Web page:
The NICU department head also came to see me and reassure me that they had the very best team and that everything would be done to improve my child's survival rate.

January 6th marked 28 weeks and so, it was with some measure of relief that I was notified at 9AM that my platelet count had dropped to the point where I needed to be delivered immediately. I called Baron and told him it would be in an hour or so. I called my mother, too. Very shortly, thereafter, I was wheeled from the high-risk area to the delivery rooms.

Thoughts of all the things that could go wrong were jockeying for first position in my brain, crowding out anything remotely like hope. As if I weren't scared enough, the woman who delivered immediately before me (and who was in similar shape with the same condition) had died on the delivery table. Her family was visibly upset as their doctor broke the news to them. All, unfortunately, within my sight and earshot.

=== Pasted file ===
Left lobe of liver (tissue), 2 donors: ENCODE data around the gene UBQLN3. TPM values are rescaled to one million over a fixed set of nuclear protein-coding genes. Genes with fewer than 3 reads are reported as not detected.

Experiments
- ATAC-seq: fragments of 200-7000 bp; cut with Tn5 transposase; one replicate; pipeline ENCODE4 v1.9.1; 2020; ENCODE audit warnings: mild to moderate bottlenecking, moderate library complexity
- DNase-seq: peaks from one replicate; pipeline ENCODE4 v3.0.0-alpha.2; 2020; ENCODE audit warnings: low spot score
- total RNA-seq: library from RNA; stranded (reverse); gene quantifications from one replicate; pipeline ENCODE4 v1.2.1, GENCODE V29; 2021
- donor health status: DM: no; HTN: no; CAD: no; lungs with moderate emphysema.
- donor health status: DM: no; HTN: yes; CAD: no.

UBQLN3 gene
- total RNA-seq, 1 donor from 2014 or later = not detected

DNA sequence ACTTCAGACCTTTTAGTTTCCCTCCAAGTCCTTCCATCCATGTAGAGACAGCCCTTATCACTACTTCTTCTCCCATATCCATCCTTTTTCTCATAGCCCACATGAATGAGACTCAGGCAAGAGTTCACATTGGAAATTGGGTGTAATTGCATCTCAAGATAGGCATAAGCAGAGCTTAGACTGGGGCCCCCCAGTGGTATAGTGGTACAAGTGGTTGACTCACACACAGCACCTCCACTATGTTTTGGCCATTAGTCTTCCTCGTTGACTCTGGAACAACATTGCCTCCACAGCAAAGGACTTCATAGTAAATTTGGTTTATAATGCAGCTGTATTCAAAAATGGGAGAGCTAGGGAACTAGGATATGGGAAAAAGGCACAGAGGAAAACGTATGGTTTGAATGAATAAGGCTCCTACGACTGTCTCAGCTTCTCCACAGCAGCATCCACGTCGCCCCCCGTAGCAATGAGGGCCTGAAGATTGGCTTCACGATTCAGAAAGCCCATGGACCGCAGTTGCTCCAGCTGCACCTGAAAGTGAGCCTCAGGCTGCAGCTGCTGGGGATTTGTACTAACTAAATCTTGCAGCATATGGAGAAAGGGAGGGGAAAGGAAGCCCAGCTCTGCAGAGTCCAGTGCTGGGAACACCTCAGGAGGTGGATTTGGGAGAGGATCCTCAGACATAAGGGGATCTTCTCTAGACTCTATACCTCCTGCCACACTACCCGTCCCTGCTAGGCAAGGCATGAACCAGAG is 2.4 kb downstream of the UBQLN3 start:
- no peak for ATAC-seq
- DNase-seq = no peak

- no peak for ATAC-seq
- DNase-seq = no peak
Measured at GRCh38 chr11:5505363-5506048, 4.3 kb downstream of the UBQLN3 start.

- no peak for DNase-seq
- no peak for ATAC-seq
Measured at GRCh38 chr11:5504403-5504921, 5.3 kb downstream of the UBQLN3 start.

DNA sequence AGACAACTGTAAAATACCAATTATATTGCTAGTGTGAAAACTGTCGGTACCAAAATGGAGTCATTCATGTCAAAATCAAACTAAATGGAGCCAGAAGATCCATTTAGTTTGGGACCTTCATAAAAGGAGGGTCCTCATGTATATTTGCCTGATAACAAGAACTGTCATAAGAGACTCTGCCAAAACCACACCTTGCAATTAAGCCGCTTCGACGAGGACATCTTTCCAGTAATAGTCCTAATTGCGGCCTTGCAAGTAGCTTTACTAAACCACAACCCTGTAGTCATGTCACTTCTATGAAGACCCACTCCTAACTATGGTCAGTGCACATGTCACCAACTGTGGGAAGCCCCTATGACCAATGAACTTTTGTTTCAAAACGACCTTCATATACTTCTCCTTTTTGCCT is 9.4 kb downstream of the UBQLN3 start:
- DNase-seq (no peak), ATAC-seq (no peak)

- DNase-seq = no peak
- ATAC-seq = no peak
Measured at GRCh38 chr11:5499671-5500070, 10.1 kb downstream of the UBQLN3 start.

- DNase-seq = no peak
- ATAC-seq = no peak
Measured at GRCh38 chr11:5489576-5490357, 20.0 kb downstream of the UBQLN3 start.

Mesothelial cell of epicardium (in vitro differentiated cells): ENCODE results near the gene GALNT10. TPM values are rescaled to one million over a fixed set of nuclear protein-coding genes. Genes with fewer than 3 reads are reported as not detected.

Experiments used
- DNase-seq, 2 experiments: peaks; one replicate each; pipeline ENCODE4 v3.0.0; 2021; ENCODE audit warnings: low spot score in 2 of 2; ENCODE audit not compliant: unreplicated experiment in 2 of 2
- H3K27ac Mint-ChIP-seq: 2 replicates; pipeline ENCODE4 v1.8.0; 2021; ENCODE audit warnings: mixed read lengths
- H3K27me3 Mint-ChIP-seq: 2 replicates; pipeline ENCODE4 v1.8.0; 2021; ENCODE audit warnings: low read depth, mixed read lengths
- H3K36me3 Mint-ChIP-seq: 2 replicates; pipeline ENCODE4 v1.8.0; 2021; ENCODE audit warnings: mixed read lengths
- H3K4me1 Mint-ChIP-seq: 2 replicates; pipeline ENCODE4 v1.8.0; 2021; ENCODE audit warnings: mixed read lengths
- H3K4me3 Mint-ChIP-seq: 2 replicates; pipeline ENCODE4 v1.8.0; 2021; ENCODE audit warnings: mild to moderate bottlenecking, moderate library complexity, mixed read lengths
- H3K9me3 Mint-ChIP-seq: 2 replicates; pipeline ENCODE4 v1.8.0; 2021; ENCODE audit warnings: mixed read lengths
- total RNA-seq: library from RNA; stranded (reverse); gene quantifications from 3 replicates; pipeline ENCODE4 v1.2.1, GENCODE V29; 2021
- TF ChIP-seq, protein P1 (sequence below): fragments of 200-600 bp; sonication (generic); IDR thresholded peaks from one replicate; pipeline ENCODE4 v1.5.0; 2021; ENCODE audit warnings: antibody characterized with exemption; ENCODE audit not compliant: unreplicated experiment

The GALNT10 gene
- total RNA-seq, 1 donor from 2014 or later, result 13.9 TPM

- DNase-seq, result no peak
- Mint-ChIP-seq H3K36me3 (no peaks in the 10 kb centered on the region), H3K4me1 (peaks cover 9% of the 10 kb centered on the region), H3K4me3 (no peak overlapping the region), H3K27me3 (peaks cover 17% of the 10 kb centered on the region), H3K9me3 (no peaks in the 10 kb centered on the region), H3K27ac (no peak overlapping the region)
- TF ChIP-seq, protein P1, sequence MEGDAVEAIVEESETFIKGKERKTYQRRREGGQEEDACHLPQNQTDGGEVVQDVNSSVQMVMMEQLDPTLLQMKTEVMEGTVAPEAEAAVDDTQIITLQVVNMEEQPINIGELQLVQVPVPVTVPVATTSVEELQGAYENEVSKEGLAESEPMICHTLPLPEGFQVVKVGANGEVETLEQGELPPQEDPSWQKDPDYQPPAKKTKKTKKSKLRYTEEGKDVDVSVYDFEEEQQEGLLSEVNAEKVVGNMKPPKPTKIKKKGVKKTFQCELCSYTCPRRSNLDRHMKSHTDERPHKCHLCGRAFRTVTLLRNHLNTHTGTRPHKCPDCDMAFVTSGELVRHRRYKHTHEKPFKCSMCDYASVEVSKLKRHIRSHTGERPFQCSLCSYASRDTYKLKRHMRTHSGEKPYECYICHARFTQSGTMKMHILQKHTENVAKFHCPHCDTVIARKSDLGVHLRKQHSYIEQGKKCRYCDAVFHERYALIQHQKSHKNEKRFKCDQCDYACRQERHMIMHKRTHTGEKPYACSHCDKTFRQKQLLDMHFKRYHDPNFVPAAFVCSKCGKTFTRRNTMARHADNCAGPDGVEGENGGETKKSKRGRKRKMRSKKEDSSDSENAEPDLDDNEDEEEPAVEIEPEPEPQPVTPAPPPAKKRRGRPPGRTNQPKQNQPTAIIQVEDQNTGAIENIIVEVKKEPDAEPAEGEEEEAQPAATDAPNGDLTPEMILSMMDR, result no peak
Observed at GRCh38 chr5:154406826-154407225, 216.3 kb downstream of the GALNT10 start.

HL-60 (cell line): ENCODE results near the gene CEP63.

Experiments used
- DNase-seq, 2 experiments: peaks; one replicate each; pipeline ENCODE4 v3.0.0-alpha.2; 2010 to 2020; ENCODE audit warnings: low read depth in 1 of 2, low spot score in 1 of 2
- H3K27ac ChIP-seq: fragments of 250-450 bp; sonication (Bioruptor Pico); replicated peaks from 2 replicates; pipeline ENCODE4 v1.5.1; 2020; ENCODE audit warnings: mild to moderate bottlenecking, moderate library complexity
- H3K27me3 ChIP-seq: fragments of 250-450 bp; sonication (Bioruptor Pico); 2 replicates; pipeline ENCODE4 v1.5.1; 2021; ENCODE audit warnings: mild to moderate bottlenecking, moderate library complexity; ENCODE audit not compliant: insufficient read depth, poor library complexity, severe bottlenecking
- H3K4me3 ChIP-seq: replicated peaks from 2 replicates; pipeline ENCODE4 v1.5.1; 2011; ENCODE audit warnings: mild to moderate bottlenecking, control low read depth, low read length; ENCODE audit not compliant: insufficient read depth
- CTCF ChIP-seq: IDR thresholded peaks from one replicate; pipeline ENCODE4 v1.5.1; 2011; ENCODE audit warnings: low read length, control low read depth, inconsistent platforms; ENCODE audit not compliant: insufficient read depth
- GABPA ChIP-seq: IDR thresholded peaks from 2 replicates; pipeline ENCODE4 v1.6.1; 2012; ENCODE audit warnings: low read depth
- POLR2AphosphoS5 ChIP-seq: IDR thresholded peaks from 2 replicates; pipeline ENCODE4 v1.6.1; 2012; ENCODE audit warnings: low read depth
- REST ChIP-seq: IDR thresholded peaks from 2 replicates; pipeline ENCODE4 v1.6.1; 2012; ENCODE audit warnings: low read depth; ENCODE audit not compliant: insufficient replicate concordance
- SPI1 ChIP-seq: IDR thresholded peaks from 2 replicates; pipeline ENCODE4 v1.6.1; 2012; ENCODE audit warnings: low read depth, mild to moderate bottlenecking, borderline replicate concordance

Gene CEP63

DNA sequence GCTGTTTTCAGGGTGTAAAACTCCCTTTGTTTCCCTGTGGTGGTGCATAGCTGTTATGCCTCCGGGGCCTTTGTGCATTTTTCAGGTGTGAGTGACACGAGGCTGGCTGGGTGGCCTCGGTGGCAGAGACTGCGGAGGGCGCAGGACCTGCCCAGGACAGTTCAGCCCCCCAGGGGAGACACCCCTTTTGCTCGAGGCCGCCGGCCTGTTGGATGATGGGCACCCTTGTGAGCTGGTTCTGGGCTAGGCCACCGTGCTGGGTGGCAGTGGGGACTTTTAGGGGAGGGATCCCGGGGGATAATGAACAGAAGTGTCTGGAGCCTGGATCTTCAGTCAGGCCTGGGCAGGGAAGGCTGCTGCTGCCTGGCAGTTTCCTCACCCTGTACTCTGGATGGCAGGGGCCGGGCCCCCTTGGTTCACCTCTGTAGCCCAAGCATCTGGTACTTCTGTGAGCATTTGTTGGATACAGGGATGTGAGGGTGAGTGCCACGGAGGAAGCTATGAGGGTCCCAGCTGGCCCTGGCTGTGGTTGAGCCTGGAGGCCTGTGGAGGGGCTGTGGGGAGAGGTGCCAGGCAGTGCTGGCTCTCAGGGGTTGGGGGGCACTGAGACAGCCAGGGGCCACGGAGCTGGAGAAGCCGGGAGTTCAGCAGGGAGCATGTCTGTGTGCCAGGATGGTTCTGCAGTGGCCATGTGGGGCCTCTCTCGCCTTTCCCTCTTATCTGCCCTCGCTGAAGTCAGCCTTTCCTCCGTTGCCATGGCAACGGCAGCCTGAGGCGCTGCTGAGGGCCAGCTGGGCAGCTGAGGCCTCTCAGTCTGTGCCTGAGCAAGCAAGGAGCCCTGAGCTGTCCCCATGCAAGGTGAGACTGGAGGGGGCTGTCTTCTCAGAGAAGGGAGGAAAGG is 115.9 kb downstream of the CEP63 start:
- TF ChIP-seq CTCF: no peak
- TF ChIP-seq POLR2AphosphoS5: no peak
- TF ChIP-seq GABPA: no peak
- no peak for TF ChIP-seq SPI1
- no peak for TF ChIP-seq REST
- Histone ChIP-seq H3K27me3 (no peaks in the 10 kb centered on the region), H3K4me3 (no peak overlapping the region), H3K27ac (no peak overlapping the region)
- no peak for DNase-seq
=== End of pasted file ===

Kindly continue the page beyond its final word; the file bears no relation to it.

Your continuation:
Baron, my mother and my sister arrived pretty timely and the anesthesiologist came by to prep me on what she would be doing very shortly. She and I had an interesting chat. I may have mentioned before that I'm a big chicken when it comes to seeing blood. But if you've skipped over that, let me just point out that I'll pass out. Yep. One of those. So, when the anesthesiologist advised me that she'd be giving me an epidural and some other meds to keep me from feeling the pain of having an, albeit tiny, child surgically removed from my womb, I was on board with the plan. All the way up to the point where she insisted I would be awake through the surgery.

Whoa...oah...oah...there!! Watching someone cut open my abdomen and pull things out of it was DEFINITELY not something I felt I could do. Consequently, I begged...and I mean that literally...her to put me to sleep. Bad enough that I'd wake with a stitched up place, but there'd be no memory of it haunting me for the rest of my life. She kept refusing, insisting it would be okay. I kept escalating, threatening her with freaking out in the delivery room.

Until she pulled the trump card on me. "Listen, I hate to put it this way, but I can't put you to sleep for this surgery, because, honestly, I don't know if I can wake you back up if I do."

Hmmm, well, there's that, I guess. Talk about shutting me right the fuck up, too. Much as I wanted to sleep through it, the part about waking up again was definitely involved in my plan.